In his essay A Half-Naked Muscleman in Trunks: Charles Atlas, Superheroes, and Comic Book Masculinity, Richard Landon talks about how superheroes have long been dismissed as male power fantasies. He goes on to say though that superheroes also represent role models for bodybuilders.3 This brings in the notion of performative masculinity – the idea that gender is something that isn’t inherent but is inherited from society, and is “performed” by various actions depending on the gender. Performative masculinity includes notions of physical strength, power etc, and we can link queer theory and superheroes in just this way.


Flex is an exaggerated portrayal of the strongman, and so acts as a critique of this performance – it’s later revealed that he is an aspect of Wally Sage, a thin, long-haired man who can’t keep a girlfriend and used to masturbate over comics – created to save him from himself and the world. But Wally’s realisation at the end isn’t that he should be stronger – it’s that if superheroes were real, they would bring us wondrous technology, hope and the power to overcome our innermost fears.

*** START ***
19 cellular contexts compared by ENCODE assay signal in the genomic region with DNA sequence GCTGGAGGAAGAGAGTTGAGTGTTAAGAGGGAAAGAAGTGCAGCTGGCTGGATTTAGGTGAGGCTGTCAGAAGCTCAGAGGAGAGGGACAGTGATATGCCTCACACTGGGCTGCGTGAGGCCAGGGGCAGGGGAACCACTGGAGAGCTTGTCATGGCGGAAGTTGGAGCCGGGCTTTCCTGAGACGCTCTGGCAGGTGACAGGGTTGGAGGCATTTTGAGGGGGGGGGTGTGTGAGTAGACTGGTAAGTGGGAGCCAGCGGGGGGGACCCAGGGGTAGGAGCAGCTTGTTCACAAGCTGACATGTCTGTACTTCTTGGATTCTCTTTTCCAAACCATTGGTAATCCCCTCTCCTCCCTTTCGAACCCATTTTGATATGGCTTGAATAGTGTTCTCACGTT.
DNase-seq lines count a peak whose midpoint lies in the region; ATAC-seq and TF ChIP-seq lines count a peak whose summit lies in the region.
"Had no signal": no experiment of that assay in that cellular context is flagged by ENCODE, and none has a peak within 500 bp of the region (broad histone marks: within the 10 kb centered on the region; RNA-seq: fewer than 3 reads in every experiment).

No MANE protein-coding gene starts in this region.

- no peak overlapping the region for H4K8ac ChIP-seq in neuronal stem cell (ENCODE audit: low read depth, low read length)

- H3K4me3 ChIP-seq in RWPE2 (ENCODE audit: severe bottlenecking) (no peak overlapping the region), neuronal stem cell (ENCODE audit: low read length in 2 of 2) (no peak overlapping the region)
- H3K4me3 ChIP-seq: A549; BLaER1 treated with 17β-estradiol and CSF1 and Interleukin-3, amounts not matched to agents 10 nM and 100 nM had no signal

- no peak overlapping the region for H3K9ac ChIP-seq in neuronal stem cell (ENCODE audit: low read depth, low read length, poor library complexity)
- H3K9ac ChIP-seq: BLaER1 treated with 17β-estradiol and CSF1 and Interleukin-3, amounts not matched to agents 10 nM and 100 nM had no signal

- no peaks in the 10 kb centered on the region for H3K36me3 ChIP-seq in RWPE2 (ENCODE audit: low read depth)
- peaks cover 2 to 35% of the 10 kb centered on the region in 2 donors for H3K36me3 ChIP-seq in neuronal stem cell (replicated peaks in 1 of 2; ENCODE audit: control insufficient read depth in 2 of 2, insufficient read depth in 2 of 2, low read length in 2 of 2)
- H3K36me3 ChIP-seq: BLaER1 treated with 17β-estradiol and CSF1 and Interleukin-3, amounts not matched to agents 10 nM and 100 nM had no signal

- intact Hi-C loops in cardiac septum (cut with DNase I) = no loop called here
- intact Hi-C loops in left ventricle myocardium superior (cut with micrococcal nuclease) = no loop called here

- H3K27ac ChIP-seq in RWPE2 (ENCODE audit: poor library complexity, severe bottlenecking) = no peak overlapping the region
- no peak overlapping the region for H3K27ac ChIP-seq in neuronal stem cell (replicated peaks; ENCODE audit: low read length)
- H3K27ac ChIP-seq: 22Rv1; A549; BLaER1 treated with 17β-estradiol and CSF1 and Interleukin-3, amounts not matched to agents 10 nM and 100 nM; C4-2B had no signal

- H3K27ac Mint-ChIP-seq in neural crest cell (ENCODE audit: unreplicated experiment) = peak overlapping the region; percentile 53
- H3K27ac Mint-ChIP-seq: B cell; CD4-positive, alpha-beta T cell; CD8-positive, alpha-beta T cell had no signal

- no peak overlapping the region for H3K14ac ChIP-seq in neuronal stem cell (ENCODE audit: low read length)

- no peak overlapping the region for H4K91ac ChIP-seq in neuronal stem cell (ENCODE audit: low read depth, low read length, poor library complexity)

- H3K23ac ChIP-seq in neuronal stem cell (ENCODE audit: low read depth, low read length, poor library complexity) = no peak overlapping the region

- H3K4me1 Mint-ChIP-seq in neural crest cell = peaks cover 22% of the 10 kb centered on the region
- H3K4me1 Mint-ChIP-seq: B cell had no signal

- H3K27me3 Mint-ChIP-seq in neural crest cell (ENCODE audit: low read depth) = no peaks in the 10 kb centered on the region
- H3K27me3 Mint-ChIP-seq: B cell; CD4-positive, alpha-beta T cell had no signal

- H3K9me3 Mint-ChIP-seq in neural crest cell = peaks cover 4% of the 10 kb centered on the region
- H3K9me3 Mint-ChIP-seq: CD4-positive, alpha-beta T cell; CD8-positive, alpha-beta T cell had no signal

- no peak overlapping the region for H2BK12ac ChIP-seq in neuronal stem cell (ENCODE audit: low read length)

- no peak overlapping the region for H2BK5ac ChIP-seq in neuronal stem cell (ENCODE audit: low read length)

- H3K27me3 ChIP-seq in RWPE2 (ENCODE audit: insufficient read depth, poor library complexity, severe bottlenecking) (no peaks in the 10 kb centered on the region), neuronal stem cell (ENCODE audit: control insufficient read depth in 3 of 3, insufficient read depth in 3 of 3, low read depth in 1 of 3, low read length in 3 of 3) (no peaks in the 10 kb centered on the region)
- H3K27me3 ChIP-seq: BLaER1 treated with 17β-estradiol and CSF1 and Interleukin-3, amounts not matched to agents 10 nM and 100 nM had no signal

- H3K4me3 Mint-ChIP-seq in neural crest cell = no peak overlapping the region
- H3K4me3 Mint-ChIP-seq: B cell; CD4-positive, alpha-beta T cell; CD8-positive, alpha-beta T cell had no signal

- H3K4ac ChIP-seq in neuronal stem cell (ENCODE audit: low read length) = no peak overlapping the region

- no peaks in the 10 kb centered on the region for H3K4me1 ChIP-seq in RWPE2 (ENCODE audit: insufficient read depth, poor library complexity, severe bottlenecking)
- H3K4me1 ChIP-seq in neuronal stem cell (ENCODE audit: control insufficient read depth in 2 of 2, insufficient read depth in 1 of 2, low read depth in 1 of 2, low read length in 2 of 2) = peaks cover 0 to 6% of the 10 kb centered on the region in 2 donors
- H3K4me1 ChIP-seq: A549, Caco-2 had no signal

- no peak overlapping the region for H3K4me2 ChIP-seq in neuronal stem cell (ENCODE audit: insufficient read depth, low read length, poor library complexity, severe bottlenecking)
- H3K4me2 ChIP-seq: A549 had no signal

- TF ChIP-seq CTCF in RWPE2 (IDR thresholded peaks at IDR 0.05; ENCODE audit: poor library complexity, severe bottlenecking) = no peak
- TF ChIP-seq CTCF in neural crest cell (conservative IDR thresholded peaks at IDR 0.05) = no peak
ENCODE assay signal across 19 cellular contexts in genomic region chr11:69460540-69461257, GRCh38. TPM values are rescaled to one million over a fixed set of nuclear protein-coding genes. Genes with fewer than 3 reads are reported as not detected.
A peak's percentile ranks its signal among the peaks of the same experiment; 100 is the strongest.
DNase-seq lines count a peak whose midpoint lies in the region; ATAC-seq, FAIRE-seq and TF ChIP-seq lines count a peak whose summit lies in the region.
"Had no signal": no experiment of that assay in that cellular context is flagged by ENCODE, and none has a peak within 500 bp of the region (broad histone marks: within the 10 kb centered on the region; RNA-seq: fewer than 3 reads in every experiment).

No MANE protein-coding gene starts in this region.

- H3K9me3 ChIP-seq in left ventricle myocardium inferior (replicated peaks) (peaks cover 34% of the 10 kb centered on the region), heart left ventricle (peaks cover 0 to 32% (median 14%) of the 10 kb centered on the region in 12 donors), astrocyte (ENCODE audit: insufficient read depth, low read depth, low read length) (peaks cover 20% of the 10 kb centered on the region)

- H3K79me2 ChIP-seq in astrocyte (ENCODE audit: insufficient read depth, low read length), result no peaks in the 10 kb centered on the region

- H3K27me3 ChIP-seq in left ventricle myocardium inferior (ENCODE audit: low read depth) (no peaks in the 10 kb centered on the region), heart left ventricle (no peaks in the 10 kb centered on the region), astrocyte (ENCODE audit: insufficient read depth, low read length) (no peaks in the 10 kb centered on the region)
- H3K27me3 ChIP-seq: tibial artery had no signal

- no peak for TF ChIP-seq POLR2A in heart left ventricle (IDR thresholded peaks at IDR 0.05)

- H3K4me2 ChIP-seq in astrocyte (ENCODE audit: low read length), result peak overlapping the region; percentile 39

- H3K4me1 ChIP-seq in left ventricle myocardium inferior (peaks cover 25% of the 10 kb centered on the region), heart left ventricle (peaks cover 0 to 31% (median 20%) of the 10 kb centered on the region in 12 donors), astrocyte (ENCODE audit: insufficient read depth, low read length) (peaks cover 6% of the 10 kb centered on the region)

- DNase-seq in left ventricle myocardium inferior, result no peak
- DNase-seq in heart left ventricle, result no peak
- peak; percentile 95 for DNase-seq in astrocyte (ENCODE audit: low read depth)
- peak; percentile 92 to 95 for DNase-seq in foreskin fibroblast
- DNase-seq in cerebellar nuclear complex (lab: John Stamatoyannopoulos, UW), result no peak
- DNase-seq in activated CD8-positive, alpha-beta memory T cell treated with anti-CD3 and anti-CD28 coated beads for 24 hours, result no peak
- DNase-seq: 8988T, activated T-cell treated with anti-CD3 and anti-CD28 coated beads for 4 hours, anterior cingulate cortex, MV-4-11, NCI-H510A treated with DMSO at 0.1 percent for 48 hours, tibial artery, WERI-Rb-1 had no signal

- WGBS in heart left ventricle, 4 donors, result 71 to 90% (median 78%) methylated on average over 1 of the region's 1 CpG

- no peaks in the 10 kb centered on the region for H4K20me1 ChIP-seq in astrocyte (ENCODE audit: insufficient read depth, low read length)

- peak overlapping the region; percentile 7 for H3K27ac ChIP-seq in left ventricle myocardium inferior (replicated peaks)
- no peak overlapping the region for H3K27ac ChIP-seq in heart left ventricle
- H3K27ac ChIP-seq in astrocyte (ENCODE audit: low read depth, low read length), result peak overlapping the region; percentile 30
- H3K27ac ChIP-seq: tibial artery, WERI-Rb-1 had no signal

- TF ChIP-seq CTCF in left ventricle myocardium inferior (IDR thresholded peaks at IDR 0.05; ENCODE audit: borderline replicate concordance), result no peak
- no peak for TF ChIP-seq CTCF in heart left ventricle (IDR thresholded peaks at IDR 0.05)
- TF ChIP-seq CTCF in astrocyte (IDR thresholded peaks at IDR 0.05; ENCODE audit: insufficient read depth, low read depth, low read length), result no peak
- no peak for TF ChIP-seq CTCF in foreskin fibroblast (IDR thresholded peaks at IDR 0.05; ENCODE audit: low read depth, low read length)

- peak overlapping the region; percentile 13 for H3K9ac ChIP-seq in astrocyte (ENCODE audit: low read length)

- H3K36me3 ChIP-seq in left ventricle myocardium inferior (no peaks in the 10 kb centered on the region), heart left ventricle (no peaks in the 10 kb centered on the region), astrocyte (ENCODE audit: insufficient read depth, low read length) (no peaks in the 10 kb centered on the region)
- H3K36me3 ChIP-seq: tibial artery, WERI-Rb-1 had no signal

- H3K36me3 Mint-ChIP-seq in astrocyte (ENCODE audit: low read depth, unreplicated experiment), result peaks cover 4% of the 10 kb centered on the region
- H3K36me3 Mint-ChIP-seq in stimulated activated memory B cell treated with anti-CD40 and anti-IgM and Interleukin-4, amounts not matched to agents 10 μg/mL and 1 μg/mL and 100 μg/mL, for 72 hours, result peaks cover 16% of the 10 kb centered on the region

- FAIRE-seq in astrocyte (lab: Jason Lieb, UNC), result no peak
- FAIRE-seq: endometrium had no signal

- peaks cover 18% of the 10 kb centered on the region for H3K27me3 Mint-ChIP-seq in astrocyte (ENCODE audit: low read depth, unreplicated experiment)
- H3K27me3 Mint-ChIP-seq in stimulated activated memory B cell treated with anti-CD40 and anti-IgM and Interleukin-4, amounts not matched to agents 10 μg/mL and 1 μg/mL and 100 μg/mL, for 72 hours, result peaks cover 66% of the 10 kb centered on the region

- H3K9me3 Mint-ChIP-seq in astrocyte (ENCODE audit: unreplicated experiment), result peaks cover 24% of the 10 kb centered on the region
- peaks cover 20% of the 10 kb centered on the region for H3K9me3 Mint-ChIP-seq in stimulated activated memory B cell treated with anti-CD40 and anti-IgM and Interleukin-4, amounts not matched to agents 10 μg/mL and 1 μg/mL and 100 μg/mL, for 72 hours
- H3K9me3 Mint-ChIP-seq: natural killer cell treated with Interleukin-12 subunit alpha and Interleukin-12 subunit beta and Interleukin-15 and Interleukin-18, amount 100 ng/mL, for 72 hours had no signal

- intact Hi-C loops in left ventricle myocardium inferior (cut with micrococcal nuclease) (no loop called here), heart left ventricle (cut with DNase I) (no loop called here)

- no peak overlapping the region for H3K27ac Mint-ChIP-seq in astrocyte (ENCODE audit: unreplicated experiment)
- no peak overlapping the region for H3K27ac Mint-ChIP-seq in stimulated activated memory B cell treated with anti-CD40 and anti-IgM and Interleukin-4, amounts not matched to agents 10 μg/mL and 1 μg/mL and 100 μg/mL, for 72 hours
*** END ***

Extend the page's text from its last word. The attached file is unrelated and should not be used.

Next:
Metafiction and ‘camp’

Metafiction of the kind in Flex Mentallo not only subverts and critiques by being aware of itself as fiction, but also uses irony and sly, winking gestures to the reader to notify itself – such nods to the sublime nonsense of the Silver Age of superheroes includes villains called the Lucky Number Gang who wear pool balls as heads, Origami the Folding Man – literally, a flat man, who can fold between bricks in walls to escape, of the Baffling Box.

Susan Sontag calls Camp the love of the artifice and exaggeration – something we are equally drawn to and offended by for reasons of taste. There’s also something of the celebration of the marginal – a work of art that is considered important could never be camp. Sontag talks about camp as a taste in persons, saying one way that this manifests is “a relish for the exaggeration of sexual characteristics and personality mannerisms – exaggerated he-man-ness.”